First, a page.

Swarming Sweet Rocket
By Audrey Stallsmith
Nowadays the sweet rocket must look after itself in holes and corners on the edge of respectability.
Louise Beebe Wilder—The Fragrant Path
Like many other country folk, my father insists on calling sweet rocket “wild phlox.” I, on the other hand, persist in objecting to that inaccurate designation.
My argument has always been that phlox paniculata blooms in midsummer with the lilies, while hesperis matronalis appears in late spring with the irises and columbines. But another difference is that the summer blooming perennial boasts five petals, while the springtime biennial only has four.
So, while rocket isn’t phlox, it certainly is wild! Here in Pennsylvania, the plant persists on sowing itself with abandon in ditches, along the edges of woodlands, and wherever else it will remain undisturbed long enough to bloom.
But it was actually brought to the New World as a garden flower in the 1600’s before it escaped into the wild. And it still sows itself in my garden as vigorously as it does elsewhere. It’s more welcome than most invasives too, as it is pretty, sweet-smelling, and easy to yank when necessary.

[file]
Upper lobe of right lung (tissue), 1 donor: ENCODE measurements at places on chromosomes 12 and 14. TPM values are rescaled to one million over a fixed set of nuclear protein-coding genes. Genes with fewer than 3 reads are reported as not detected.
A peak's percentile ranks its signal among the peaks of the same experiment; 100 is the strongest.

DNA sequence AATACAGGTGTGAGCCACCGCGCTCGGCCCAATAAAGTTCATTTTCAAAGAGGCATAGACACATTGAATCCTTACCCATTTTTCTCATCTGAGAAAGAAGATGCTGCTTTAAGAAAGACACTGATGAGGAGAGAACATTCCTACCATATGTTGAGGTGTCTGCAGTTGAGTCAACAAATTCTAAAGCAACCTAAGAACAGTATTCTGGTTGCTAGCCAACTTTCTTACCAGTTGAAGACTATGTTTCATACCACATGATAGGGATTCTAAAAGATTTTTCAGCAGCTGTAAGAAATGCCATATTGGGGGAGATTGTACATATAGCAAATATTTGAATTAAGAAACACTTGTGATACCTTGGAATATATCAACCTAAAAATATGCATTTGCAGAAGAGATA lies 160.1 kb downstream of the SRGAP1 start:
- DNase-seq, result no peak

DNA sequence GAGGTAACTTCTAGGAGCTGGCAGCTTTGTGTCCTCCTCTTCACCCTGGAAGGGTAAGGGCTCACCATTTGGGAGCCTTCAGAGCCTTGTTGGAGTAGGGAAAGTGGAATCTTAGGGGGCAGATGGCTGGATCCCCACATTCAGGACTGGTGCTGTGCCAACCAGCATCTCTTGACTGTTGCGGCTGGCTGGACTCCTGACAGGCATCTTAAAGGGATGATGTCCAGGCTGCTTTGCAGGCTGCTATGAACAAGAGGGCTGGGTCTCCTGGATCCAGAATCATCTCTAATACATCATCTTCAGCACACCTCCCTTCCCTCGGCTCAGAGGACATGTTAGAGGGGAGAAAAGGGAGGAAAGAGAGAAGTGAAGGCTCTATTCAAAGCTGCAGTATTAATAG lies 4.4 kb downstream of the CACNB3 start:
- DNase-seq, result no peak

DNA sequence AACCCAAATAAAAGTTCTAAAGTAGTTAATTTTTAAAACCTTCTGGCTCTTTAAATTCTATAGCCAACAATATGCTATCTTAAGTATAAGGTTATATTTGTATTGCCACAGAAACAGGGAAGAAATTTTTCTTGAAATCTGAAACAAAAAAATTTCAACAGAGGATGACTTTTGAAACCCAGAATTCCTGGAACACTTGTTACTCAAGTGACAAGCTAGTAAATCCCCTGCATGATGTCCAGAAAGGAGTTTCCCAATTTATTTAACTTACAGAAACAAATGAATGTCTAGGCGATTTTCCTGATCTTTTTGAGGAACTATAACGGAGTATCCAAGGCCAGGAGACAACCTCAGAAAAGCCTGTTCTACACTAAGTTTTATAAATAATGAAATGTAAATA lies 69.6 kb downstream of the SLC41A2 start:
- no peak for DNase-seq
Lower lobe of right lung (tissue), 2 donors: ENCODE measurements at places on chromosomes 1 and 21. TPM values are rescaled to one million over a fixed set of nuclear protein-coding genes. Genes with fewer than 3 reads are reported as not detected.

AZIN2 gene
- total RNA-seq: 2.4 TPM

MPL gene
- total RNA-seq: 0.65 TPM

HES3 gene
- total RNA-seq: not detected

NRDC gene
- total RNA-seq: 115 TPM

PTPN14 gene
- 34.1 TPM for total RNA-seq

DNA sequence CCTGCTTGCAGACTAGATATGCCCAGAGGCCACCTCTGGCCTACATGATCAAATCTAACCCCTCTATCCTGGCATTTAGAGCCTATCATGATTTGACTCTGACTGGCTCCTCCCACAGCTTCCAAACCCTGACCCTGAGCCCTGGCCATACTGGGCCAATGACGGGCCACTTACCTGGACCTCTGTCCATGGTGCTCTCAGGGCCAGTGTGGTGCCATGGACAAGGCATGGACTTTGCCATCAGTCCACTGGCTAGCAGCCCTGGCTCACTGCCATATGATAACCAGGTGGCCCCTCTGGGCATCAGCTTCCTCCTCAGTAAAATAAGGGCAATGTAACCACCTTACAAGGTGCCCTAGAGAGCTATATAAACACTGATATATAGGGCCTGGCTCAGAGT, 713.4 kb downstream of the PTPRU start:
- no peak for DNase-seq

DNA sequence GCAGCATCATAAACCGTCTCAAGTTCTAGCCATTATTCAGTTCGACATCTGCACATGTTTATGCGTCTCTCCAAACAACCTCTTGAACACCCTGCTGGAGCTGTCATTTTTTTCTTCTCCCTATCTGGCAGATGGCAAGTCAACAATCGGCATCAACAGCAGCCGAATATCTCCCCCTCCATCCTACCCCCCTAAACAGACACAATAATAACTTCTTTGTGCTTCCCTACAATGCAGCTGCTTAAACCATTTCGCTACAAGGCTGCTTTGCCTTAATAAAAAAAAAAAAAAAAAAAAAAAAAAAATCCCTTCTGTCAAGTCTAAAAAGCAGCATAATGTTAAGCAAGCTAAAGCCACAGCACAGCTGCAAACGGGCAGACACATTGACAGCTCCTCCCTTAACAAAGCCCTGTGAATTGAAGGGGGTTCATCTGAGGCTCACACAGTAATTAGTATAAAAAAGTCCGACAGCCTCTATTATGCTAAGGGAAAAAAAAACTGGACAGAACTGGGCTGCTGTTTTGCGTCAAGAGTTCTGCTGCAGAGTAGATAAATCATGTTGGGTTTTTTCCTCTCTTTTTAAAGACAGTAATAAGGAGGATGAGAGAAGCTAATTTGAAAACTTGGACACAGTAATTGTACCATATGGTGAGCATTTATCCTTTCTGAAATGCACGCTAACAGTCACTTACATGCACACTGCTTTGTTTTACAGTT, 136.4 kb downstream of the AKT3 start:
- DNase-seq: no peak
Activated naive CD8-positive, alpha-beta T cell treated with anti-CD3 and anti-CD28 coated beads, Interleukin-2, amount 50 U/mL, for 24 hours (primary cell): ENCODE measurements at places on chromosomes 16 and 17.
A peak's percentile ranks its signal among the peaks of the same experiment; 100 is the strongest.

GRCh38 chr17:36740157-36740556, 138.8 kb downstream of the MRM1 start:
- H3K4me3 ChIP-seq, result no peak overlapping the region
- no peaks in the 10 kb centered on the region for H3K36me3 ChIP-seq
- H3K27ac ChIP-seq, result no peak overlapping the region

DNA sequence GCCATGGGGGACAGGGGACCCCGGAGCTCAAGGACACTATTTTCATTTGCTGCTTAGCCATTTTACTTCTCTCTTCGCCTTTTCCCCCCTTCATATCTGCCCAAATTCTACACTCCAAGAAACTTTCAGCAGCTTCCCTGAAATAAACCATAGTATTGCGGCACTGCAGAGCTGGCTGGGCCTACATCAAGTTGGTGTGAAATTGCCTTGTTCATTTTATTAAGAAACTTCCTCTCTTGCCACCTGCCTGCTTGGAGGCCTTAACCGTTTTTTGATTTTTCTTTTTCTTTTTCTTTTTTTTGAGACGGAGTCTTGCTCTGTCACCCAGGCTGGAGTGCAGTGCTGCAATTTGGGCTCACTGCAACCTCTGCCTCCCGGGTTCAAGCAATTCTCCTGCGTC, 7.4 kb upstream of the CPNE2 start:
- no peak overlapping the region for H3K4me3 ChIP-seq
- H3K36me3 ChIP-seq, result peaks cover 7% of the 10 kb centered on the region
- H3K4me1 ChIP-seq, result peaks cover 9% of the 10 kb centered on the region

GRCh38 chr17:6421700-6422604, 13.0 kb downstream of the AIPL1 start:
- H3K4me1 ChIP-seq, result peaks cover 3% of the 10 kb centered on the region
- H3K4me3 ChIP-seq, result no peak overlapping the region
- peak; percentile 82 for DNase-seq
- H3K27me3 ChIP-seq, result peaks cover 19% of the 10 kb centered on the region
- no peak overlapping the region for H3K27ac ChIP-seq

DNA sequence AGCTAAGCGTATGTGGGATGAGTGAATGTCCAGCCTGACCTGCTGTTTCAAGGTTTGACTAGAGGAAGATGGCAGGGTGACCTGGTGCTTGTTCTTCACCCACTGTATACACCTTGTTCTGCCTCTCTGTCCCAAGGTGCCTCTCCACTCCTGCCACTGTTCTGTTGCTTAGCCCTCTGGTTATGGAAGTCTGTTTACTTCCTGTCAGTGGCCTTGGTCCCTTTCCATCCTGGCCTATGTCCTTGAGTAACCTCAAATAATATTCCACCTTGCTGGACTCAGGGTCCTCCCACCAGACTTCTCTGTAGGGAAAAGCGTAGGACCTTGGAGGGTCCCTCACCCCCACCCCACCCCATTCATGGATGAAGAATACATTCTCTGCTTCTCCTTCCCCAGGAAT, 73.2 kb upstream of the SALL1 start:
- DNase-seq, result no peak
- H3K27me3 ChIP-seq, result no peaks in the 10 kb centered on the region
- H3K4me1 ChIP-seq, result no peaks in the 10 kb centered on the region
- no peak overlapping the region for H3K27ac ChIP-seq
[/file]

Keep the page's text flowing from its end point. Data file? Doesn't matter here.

The plant actually belongs to the mustard family, and has also been known as dame’s rocket, dame’s violet, night-scented gilliflower, eveweed, and vesper flower. Its name can be loosely translated as “mother of the evening,” probably in reference to the time of day it releases it scent—and to its prolific childbearing!
Although the leaves are sometimes employed as an acrid green in salads, in large amounts they can cause vomiting. The plant has also been used to prevent scurvy, to induce perspiration, or as a diuretic. It hosts such butterflies as the Orange Tip and Cabbage White, as well as many moths.
In the Language of Flowers hesperis represents “deceit,” since it scarcely has any fragrance at all during the day. But it is obviously just not a morning sort of plant! And it more than makes up for that lack with its heavily perfumed evening performance.
Image is from English Botany or Coloured Figures of British Plants, edited by John Boswell.